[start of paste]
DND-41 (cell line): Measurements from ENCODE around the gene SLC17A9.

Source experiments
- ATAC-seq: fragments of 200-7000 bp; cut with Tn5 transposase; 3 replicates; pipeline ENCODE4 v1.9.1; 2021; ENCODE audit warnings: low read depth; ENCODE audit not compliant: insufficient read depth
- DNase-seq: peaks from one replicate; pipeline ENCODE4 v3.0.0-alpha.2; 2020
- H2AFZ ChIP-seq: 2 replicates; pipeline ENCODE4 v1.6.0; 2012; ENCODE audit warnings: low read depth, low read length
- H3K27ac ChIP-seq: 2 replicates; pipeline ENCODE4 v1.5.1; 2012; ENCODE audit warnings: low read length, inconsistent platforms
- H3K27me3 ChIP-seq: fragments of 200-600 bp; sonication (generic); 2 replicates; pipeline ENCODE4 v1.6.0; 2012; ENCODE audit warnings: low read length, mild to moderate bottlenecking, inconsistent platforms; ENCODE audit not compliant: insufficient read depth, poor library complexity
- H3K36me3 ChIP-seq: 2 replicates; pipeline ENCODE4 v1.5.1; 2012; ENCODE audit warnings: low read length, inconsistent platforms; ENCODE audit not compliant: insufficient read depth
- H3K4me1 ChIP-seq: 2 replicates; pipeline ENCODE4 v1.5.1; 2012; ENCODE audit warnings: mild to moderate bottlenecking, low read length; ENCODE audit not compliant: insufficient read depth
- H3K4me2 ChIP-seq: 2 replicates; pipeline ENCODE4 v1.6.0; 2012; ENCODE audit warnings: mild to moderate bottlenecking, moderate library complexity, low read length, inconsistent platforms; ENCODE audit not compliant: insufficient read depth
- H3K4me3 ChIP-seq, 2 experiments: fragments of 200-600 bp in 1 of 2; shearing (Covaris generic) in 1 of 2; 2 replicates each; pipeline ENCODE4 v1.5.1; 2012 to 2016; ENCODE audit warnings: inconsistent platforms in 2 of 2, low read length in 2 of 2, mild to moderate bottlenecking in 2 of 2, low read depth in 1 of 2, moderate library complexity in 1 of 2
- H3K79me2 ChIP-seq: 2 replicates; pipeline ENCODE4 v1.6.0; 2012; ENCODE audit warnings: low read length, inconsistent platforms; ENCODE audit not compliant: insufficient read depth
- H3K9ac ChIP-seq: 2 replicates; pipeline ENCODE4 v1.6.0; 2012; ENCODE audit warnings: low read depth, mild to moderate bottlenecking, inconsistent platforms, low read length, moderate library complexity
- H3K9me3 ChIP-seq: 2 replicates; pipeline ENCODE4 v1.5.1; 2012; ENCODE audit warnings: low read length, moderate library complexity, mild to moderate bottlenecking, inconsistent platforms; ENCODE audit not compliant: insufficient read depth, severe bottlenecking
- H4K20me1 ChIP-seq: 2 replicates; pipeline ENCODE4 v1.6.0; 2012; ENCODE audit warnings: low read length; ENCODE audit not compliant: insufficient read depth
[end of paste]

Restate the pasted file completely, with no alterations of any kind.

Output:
DND-41 (cell line): Measurements from ENCODE around the gene SLC17A9.

Source experiments
- ATAC-seq: fragments of 200-7000 bp; cut with Tn5 transposase; 3 replicates; pipeline ENCODE4 v1.9.1; 2021; ENCODE audit warnings: low read depth; ENCODE audit not compliant: insufficient read depth
- DNase-seq: peaks from one replicate; pipeline ENCODE4 v3.0.0-alpha.2; 2020
- H2AFZ ChIP-seq: 2 replicates; pipeline ENCODE4 v1.6.0; 2012; ENCODE audit warnings: low read depth, low read length
- H3K27ac ChIP-seq: 2 replicates; pipeline ENCODE4 v1.5.1; 2012; ENCODE audit warnings: low read length, inconsistent platforms
- H3K27me3 ChIP-seq: fragments of 200-600 bp; sonication (generic); 2 replicates; pipeline ENCODE4 v1.6.0; 2012; ENCODE audit warnings: low read length, mild to moderate bottlenecking, inconsistent platforms; ENCODE audit not compliant: insufficient read depth, poor library complexity
- H3K36me3 ChIP-seq: 2 replicates; pipeline ENCODE4 v1.5.1; 2012; ENCODE audit warnings: low read length, inconsistent platforms; ENCODE audit not compliant: insufficient read depth
- H3K4me1 ChIP-seq: 2 replicates; pipeline ENCODE4 v1.5.1; 2012; ENCODE audit warnings: mild to moderate bottlenecking, low read length; ENCODE audit not compliant: insufficient read depth
- H3K4me2 ChIP-seq: 2 replicates; pipeline ENCODE4 v1.6.0; 2012; ENCODE audit warnings: mild to moderate bottlenecking, moderate library complexity, low read length, inconsistent platforms; ENCODE audit not compliant: insufficient read depth
- H3K4me3 ChIP-seq, 2 experiments: fragments of 200-600 bp in 1 of 2; shearing (Covaris generic) in 1 of 2; 2 replicates each; pipeline ENCODE4 v1.5.1; 2012 to 2016; ENCODE audit warnings: inconsistent platforms in 2 of 2, low read length in 2 of 2, mild to moderate bottlenecking in 2 of 2, low read depth in 1 of 2, moderate library complexity in 1 of 2
- H3K79me2 ChIP-seq: 2 replicates; pipeline ENCODE4 v1.6.0; 2012; ENCODE audit warnings: low read length, inconsistent platforms; ENCODE audit not compliant: insufficient read depth
- H3K9ac ChIP-seq: 2 replicates; pipeline ENCODE4 v1.6.0; 2012; ENCODE audit warnings: low read depth, mild to moderate bottlenecking, inconsistent platforms, low read length, moderate library complexity
- H3K9me3 ChIP-seq: 2 replicates; pipeline ENCODE4 v1.5.1; 2012; ENCODE audit warnings: low read length, moderate library complexity, mild to moderate bottlenecking, inconsistent platforms; ENCODE audit not compliant: insufficient read depth, severe bottlenecking
- H4K20me1 ChIP-seq: 2 replicates; pipeline ENCODE4 v1.6.0; 2012; ENCODE audit warnings: low read length; ENCODE audit not compliant: insufficient read depth